Newspaper Page Text
Vol. XII. — No. 18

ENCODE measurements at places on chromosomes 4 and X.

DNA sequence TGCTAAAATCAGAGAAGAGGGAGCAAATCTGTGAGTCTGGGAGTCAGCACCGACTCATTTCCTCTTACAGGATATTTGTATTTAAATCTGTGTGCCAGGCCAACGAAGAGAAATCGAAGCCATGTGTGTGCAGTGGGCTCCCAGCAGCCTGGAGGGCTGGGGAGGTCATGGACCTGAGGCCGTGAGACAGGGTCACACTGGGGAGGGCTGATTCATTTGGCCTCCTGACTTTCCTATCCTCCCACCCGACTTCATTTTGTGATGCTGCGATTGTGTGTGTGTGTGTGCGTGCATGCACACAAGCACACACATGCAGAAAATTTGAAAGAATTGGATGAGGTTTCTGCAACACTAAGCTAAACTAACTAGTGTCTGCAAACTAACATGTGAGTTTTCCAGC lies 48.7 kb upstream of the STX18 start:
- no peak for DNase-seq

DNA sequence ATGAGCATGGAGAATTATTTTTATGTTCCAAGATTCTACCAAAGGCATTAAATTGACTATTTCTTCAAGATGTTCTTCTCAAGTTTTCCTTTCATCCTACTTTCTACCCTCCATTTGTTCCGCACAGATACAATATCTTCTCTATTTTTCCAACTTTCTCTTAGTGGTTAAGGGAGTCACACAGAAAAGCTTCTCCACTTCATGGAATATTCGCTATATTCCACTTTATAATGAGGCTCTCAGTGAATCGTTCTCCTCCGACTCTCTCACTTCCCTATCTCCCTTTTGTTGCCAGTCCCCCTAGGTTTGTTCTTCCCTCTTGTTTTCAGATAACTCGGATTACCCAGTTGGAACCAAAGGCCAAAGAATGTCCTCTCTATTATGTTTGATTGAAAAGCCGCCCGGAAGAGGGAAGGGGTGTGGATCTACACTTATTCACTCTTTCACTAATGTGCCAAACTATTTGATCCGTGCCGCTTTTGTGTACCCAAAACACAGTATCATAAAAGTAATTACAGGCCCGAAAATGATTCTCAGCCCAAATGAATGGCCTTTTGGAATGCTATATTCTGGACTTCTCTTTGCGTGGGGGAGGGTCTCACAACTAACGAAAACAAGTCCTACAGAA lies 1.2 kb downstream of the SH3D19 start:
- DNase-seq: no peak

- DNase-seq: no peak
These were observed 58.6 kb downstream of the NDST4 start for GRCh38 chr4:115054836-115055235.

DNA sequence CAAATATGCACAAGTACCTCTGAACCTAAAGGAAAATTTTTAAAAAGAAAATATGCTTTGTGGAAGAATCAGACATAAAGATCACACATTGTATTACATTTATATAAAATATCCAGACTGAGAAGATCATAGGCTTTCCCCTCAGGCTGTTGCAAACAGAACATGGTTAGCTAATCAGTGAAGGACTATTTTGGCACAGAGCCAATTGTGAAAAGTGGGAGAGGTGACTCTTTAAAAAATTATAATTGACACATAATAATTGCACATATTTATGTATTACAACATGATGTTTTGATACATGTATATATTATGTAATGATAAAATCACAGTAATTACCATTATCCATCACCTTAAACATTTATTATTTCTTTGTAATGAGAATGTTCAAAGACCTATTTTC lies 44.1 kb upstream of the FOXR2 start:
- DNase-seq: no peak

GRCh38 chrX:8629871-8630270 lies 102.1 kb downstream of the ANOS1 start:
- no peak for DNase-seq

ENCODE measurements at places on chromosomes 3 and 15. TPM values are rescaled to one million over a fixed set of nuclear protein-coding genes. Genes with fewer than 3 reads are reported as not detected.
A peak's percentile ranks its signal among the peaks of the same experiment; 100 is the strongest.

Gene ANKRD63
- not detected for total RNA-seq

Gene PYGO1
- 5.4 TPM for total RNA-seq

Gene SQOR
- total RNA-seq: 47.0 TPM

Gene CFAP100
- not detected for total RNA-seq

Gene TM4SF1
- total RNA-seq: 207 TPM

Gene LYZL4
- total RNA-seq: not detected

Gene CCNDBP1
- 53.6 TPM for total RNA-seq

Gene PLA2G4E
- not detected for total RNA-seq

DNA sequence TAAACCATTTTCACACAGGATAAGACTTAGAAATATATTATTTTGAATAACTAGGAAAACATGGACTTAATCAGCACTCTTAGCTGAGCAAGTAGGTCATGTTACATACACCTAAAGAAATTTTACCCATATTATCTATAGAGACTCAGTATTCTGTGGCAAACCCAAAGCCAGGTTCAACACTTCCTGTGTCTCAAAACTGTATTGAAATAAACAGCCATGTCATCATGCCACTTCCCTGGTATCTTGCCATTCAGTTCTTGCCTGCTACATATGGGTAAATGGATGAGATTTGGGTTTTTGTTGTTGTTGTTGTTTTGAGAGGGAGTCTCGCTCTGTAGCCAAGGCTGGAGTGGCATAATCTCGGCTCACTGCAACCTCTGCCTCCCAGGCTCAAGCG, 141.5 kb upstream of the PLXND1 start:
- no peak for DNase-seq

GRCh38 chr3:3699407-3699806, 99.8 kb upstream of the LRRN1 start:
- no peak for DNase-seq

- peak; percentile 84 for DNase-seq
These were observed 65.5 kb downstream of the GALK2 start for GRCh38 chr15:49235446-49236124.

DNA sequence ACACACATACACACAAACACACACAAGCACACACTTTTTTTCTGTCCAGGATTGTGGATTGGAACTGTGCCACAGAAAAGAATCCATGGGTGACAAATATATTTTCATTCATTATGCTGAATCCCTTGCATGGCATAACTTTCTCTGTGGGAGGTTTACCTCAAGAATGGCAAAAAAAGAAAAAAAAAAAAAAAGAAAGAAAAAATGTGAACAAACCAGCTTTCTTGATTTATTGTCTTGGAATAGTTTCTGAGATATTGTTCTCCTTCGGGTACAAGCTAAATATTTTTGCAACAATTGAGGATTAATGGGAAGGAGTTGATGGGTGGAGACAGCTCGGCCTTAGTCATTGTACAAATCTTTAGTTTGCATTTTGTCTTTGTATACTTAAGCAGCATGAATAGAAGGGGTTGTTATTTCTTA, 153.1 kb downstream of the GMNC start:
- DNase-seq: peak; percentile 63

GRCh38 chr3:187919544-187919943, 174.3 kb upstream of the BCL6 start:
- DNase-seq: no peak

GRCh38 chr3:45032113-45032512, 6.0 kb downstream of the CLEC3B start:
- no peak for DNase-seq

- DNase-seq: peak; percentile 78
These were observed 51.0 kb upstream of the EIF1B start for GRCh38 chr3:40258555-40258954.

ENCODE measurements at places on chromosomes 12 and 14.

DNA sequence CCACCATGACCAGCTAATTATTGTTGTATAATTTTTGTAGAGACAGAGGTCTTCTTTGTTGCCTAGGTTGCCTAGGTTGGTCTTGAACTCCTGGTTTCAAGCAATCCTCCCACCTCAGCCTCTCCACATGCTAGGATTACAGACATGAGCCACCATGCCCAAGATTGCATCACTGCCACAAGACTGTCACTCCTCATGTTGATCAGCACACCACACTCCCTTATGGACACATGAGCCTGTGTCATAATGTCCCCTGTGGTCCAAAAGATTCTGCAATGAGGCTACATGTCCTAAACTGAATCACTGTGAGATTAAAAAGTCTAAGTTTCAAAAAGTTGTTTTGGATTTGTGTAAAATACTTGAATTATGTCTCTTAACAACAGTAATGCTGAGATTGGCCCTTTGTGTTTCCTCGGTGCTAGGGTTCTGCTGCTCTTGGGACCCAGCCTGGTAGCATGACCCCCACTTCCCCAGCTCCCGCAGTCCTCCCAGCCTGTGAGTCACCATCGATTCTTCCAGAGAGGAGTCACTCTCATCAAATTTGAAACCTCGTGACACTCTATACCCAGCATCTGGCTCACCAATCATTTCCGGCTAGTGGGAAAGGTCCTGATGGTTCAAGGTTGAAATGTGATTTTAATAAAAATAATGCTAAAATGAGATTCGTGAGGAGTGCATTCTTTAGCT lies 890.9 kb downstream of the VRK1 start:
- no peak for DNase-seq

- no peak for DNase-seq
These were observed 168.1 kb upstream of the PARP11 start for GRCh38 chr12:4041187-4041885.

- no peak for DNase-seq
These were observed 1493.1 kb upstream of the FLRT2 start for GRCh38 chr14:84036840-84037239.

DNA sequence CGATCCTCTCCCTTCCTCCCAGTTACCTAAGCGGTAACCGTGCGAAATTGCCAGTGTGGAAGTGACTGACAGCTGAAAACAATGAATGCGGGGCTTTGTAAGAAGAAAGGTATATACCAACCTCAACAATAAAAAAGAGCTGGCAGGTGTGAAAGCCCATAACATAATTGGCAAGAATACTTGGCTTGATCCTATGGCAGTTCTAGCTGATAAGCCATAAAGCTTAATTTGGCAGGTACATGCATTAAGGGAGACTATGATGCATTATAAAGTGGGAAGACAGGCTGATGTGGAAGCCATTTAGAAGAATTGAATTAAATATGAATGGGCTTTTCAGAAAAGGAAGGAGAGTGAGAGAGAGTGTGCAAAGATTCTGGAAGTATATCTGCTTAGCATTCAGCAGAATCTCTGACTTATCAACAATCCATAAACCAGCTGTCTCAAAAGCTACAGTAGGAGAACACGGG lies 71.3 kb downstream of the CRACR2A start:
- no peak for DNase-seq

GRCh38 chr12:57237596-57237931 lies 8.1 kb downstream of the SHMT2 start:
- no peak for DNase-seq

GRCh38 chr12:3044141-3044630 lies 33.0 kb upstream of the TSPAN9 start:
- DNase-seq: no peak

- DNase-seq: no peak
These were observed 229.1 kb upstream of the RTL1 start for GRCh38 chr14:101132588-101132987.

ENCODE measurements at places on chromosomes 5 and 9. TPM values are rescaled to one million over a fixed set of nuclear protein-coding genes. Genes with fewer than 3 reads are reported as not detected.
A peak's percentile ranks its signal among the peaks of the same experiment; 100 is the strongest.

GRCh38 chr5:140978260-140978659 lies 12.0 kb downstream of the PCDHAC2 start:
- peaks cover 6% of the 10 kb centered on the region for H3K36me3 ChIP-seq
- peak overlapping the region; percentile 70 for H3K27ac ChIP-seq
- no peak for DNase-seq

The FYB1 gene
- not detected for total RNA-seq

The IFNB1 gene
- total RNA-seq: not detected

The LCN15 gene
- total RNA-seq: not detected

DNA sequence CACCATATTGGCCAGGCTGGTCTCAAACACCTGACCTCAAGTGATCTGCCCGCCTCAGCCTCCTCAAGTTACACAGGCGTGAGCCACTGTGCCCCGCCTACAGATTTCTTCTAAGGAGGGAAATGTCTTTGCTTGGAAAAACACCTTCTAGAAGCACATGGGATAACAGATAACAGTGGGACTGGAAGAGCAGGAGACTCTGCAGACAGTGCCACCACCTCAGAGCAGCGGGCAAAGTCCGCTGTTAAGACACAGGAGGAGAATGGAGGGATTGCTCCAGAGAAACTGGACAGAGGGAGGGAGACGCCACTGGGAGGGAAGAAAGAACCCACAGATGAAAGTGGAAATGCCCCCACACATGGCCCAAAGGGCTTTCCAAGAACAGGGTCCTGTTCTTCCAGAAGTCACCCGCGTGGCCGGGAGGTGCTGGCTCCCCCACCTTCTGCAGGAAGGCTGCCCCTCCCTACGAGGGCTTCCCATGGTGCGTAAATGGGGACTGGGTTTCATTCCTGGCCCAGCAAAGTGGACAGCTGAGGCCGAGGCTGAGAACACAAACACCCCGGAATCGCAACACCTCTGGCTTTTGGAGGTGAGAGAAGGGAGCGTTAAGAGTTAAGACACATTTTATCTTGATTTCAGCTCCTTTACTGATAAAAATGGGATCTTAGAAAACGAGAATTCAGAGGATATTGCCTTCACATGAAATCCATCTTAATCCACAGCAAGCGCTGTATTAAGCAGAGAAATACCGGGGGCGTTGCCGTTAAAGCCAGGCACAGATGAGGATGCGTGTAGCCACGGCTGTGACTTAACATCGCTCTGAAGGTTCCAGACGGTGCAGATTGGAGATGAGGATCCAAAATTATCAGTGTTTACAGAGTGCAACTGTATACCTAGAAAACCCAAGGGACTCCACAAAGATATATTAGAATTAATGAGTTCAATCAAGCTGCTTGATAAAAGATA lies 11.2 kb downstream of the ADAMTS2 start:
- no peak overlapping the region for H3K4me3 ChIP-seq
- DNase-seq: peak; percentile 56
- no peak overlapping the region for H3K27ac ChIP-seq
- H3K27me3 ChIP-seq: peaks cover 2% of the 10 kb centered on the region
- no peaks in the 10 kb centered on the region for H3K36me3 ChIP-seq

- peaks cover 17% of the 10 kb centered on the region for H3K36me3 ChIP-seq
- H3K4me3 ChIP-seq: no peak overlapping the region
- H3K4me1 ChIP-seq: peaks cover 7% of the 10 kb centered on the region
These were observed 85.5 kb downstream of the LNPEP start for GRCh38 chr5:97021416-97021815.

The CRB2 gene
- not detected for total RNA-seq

Written for The Prison Mirror. Jhanksgiv>ir\g ir\ the Country Oh Thanksgiving time is coming. That goodly time of year. When the ice is on the horse-pond And the skates are ringing clear The'old oak’s bare and bony. But the red-squirrel's looking down With a smile that’s gay and saucy. Though all Nature wears a frown. From the cornfield calls the bob-white If you list perchance you’ll hear. The drumming of a partridge. Or the wild-goose calling clear In the country there’s corn-shuckings In the farmers house good cheer. There’s apples in the cider-press. And popcorn in the ear. The gobbler struts, and caretli not,’ How soon the time comes round. When he will deck the festive board All basted, baked, and browned, There’s scented clover in the loft. And on the barn floor lies, A goodly heap of fruit, to make Those “mother's pumpkin pies.” Oh, had I now the pen of flame, I’d gladly undertake, To tell the richness of those pies “Our mothers” used to make. The farmer spreads his feast at noou. On tables lengthened out; And cousins, aunts, and uncles come To join the festive rout. A month-old shoat is roasted brown— A pippin in his snout— And vies for honors with the best Of barnyard-gobblers out. There’s tarts, and jam, and marmalade And cider in jug of stone. There’s eggnog too. the sideboard on. To give the feast a tone. There's cotillions in the evening. And the young-folk have their fun; “Salute your partners—alamonde left,” Shouts the fanner’s lusty son. “Now faster on the corners there— First four with right hands crossed Everybody balance partners. Mind your step and don’t get lost.” There’s a nut-brown lassie near him; In her eyes the love-lights shine. “Join your hands”—he bends toward her— “ Promenade all— will you be mine.” Faster goes the feet of dancers. Louder rings the prompters call; But the love-song in their young hearts Rises clear, amidst it all. Out of doors the moon is shining Down upon a frosty earth. But around the farmers fireside. All is warmth, and joy, and mirtli And, though for some, perchance there’s not The good tilings that seem due, Would they but note more wretched ones, I’m sure they’d give thanks too. Wilder K. Andrew's Written for The Prison M irror. Unprincipled, Unmanned A man’s a man with but his name— A man’s a man devoid of fame. But when, the name he merits not. Is when lie is unprincipled. When standing in lifes conning tower. That place is darkest every hour— The blighted spot—on earth a blot— Where men do dwell—unprincipled, The danger signal flies in vain For men who, for a guilty gain. Will ruin earthly innocence— The men of shame—unprincipled. If man would stop before a sin, Begotten of the the thought within He’d shudder at the consequence, Of doing aught—unprincipled. Albbrt Edwin Graham. i^yyyggl^f Written for The Prison Mirror. AT BRADY’S. If the beautiful snow be a desirable thing, then Brady’s had to a much of a good thing. It had commenced falling on Monday, and for three days had ceased not a moment. As the mantle of sweet Christian charity is said to cov er the imperfections of poor human na ture, so had the beautiful snow thrown over rugged mountain and dark can yon, ore dump and miners, rude shan ties, a robe of spotless purity. To certain Boston stock-holders, some mail clerks and perchance a few others, Brady’s meant a railroad station in the Coeur D’Alene region from which was shipped the ore from the Midas mine. To the miners, gamblers, and other necessary evils of a mining camp, it meant the long, low-roofed log building, in which Michael C., sur named Brady, conducted a dance-hall and sold certain liquid refreshments. It is in this sense solely that we have to do with Brady’s. Thanksgiving originated in “Ye Merry England” where it was called Harvest Home. Our Pilgrim Fathers, thinking the name savored too much of earthly hopes and joys, changed it to Thanksgiving. (;ould those stern old covenanters have dropped into Brady's and beheld the preparations his guests were making to give thanks upon the morrow, they would assured ly have girded up their loins and smote in the name of the Lord. Brady, resplendent in a red and black calico shirt, was leaning over his bar, talking earnestly to “Parson Bill.” “The Dude” and “Nugget Joe” were shaking dice at the end of the bar, while grouped around the stove and seated at, and on, a couple of tables, was a motley crowd of miners, bar-room loafers, etc. “Parson Bill” walked to the end of the bar and spoke hurriedly to “The Dude,” who at once went out. Had a casual observer entered the place, he must have noticed from the faces and manners of Brady’s guests that something out of the common had happened. Half an hour before the Thanks giving revel had begun in full swing with Addle and flute. “The Dude” was balancing corners with “Moccasin Kate,” and “Parson Bill” was “sasshav ing” down the middle with Mag, when the latter, becoming suddenly ill, had to be carried to her cabin down the gulch. Something very much out of the common had indeed happened. Had it been but a little “gun play,” the dead would have been carried out and then—“on with the dance; let joy be unconflned.” but this little accident, as the divine Sarah designated it, was an unknown quantity with which they could not deal. When “The Dude” returned, he an swered the inquiring looks with a sin gle word—DEAD, and held up two fingers. No one spoke or moved ex cept Brady, who commenced placing glasses upon the bar for all hands. The invitation was accepted in silence which was unbroken until every glass had been filled, then “Parson Bill” con stituting himself spokesman said: “Boys, 1 reckon you all knows what’s happened and that Mag has cashed in. Now no squar’ man is goin’ to refuse to drink this toast which I’m ’bout to give, and if thar’ be any others here they’s got to settle with me. Now here’s to Mag, who always did the best she knowed how.” When ev ery glass had been drained, “Parson Bill” continued: “Now this here out fit has got to give Mag a proper send off, for I reckon she was worth it. So I’points‘The Dude’and ‘Nugget Joe’ to look after the flowers and sech like and when everything’s got ready, we’s all goin’ over to Mag’s shanty to pay our respects.” The floral committee certainly had no sinecure, for the only flowers within three hundred miles were those made of yellow tissue paper, behind Brady’s bar. These—acting upon his newly ac quired authority, “The Dude” immedi ately took possession of, beer-glass and all. “Nugget Joe” determined not to be “IT IS NEVER TOO LATE TO MEAD.” STILLWATER, MINNESOTA, THURSDAY, NOVEMBER 24, 1898. outdone in this labor of love, cut from a cigar-box, a rude cross which he cov ered with the tinfoil taken from a con pie of packages of tobacco. It was indeed a strange band of mourners which in the grey dawn of Thanksgiving morning wound its way down the Midas Gulch to the out cast’s cabin. Yet, could every kindly thought and generous impulse in the hearts of these rough men become a plant to blossom upon Mag’s grave she would have been laid to rest beneath a wilderness of rare and beautiful flow ers. Filing into the cabin, they silently took such places as they could find. Up on the bed—about the only piece of furniture the room contained —lay all that was mortal of the poor human waif known as Mag. Two of her sis ters in misfortune, having done the lit tle there was to do, sat dry -eyed and mute beside the bed. “The Dude” placed his floral offering upon the pillow, while “Nugget Joe” laid his tinfoil cross over her folded hands. It was said afterward, that for the first time in his life, “Parson Bill” knew fear and could not “speak his mind.” He succeeded, however, after several desperate efforts, in clearing his throat, and after laying aside his gun and cramming his hat into his hip pocket, he delivered the following dis course: “I hever reckoned, pards, that when I got the name of ‘Parson Bill’ because 1 could outswar’ any man in these here diggins, that I’d ever be called to take a real parson’s job, but as there haint nobody else to do this here thing I reckon I’ll have to tackle it. So here goes: Now Jesus, I axes you in the first place, that if so be I don’t pray just proper like, that you wont hold it agin Mag, cause that haint no fair play and they’s always lowed as how you deals squar’. When 1 was a little kid back in the states, I use to hear my old granny read in the Good Book, as how when you was down here, they use to bring the blind and the lame and the sick for you to cure ’em. Now' Jesus that’s the way I brings Mag to you now; just kind o’lavin’her down at your feet, and axin’ you to give her what she haint never had—a squar’ deal. “Now Jesus, there’s a sight o’ people that’s had a fa’r show, and goes ’round calling you their pard, who does a heap worse than Mag’s done, and they does it just from damn cussedness. Now Jesus, you know’s there warn’t no cuss edness in Mag, for she didn’t know no better. You see, nobody never told Mag nothing ’bout right and wrong things. Her mother was old Calamity Jane—a mighty ornery old cuss—and she never had no father; leastwise no reg’lar father like other folks got. So now' Jesus, I rec’on you’d better call it all squar’ with Mag, A men.” There were many prayers ascended to the Throne of Grace on that Thanks giving morn, from cushioned pew and velvet altar-cloth, from costly cathe dral, with white-robed priests and swinging censers; but none of them, I believe, came more sincerely from the heart of sinful man, than that of “Par son Bill.” Was it answered? Yes; for over the mountain’s snow-clad peak, burst the glorious morning sun, a to ken of the universal God who is a God alike to the saint and the sinner, the pagan and the Christian. -Its beams lighted up mountainside and canyon; and reaching the out-cast’s cabin, it gilded table, chairs, and rotten floor; and then kissing the rude cross lying upon the folded hands, it turned the tinfoil into gold. Which one of yon dare say that her’s was not a glorious “Harvest Home,” and that she did not hear: “More sinned against than sinning—enter in.” Written for The Prison Mirror ‘Aria Misther Donohue, its trials oi’m after havin’ wid these nu-fangled dintists. phat’s humbugin’ the paple intoirly.” “Sure, an’ how was it Misther O’Rourk ?” “Well, ye see. Misther Donohue, oi’ve been ailin’ some toime with a bad tooth and me boy, Mickey, tould me to go an’ have the nurve kilt. As oi didn’t want to loose me tooth, oi goes down to a shop on O’Fallon street, an’ sez oi to the mon: are ye a dintist? an’he sez ‘oi am.’ Well, sez oi, kin ye kill the nurv phat’s aching me tooth? ‘Faith an’ oi kin,’ sez he. Well oi’m yer mon thin sez oi; an’ wid that he goes at me. He opened me jaw an’ found the tooth an’ be the hevins, oi don’t know phat he done; but oi gave a lape an’ a yell, an’ dung him up agin’ the wall. Houly murther an' turf sez oi, phat are yez troy in’ to do? Sure its killin’ every nurve in me body yez are; an’ wid that he tried to explain that he had only touched the nurve. Faith thin, sez oi, an’ ye’ll touch it no more, sez oi an wid that oi laves em. Now me son Mickey is wan o’ thim smart byes; an’ sez he: ‘dad why don’t ye have it taken out widout pain ?’ Oi wasn’t on to him thin, so oi sez: Arra ye gossoon, an’ phy didn’t ye tell me oi could have it taken out widout pay in’? So he shows me a dintist, an’ in oi goes. Misther Dintist, sez oi, do yez draw’ tath widout payin’ ? ‘Oi do,’ sez he. Well oi’m yer mon, sez oi. Faith, an’ he had that tooth out philea cat 'ud be lickin her ear, and as nate a job as ye could wish to see. An’ as he was helpin’ me on wid me coat, ‘A dollar,’ sez he, rachin’ out his hand. A dollar, sez oi, an’ phat for ? ‘Fer dthrawin yer tooth’ sez he. An’ be the hivens, sez oi’ did ye not tell me ye’d dthraw it widout payin’? ‘Oi did,’sez he. Thin divil a dollar oi’ll give ye, sez oi. Well Mister Donohue, phat does he do but send for an officer, and bechune the the two oi was forced to pay the dollar. But maybe oi didn’t make me bye, Micky’s jaw sore. Sure, an’ he’ll be after stearin’ me up agin’ a gould brick the next thing oi know. Anyhow he’ll not sind me to get any more teeth dthravvd widout payin’. Man is of a few days and as full of trouble as a drunken barber at a coon dance. He riseth up in the morning with a song of gladness, and then snarls and growls at everybody all day be cause his wife asked him for two bits to buy an apron. He can take a S 9 shotgun and go out and hunt for a whole band of grizzly bears, sixteen miles from the nearest wood-camp, but he can’t sit for his picture without feeling as guilty as a sheep thief and knocking his knees together like hay tedder. A man can have an eye taken out by a traveling oculist without making a sign; but let some one at home step on his corn, and he will shriek like a stuck Pig. A man can lose all his wealth in a prospect hole without saying a word, even to his wife; but he will roar like an enraged lion if he inadvertently sits down on sticky fly-paper. A man can go a whole week while out hunting with nothing but straight bacon to eat; but give him a pancake at home with a lump of flour in it, and he will accuse his wife of having been a chef in a section house, and make more noise than a steam threshing machine being shown os by its proud owner on Main street. A man can stand with the calmness of a stoic while an indian takes his Hop Sing. WITHOUT PAIN. Jan O’Rurick. MAN. Terms - i Si .00 per year, in advance ’ | Six Months s«cents. scalp; but let the barber nip his ear, and he will yell like a dog with a sprinkling can tied to his tail. A man can walk forty miles over rock mountains in search of blue-tail grouse; but ask him to pump some water for the w r ash, and he is too tired to lift anything but his voice. A man can figure up just how much the war cost; but has no more idea of the price of a calico dress than a Hottentot. A man may be as strong as Sandow, but he cannot help his wife carry out a wash-tub without getting a crick in his back and walking lame for a w’eek. A man can meet a man who threat ened to shoot him on sight, without a tremor; but let him play pool until after dinner-time, and then see him tremble in the presence of his wife! A man can work hard for years, trusting and hoping that the public will rise to un appreciation of his work; but when the hired girl suddenly quits, the ambition of a life is sub merged in a Hood of overpowering calamity. A man will work and slave night and day to make a home on his farm, and then let it tumble to weeds in his efforts to get an office so that he can rent a House in town. A man will stay out all night at lodge without saying a word; but if he has to get up and give the baby a drink, he will complain to everyone of the unbroken rest he has undergone. —Bozeman (Mont.) Chronicle. BEYOND PRICE. Regardless of one’s station in life, it is essential that he has friends. If his habits or occupation daily carries him among the uneducated and vicious element, or among educated and moral men, the necessity for the re spect of his fellow-men is not changed. It has been said that the home in which we are reared and those w hom w r e select as our companions was the chief external influence that deter mined our character. Every person who succeeds to any degree in life must have fulfilled the relations which he bore to his companions, in fact true life consists in the fulfillment of duty. Seneca said. “God divided men into men to help each other.” The most important of all social principles is that of mutual dependence of one member of a community upon every other member; that reciprocal relation that exists among men, which relation, when unfurled works discord and chaos in our home and communities. Misfortune may overtake a man and he may suffer a loss of fortune, of social position, but if he absolves him self from his feliow-men he will be driven to despair and destruction. Many times the only thing we can do is to form new' associations, when our former companions no longer care to mingle with one whose conduct is open to suspicion. By making our demeanor agreeable toward those with whom we dislike to mingle does not necessitate that we become like them in any respect. But we can win their respect, and they will often be the means of helping us and we may be instrumen tal in helping them to rise to a higher and nobler position. This is the prin ciple which has been the keynote to the success of many ambitious and aspiring men and women. And it is no selfish principle; we can act on these lines w'ith a clear conscience feeling that for the help each individual renders us, we can give value received, we help them in return. Show me a man of education and influence whom the ignorant and humble classes ven erate and I will show you a benefactor to the human race. He who can make friends wherever he goes, can rise up when he has fallen; he who has due appreciation for the rights of others has frier ds, and he who has proper conception of his own shortcomings will never be hasty to condemn his neighbor for mistakes, but will make reasonable effort to assist him to rise up when down—The Reflector.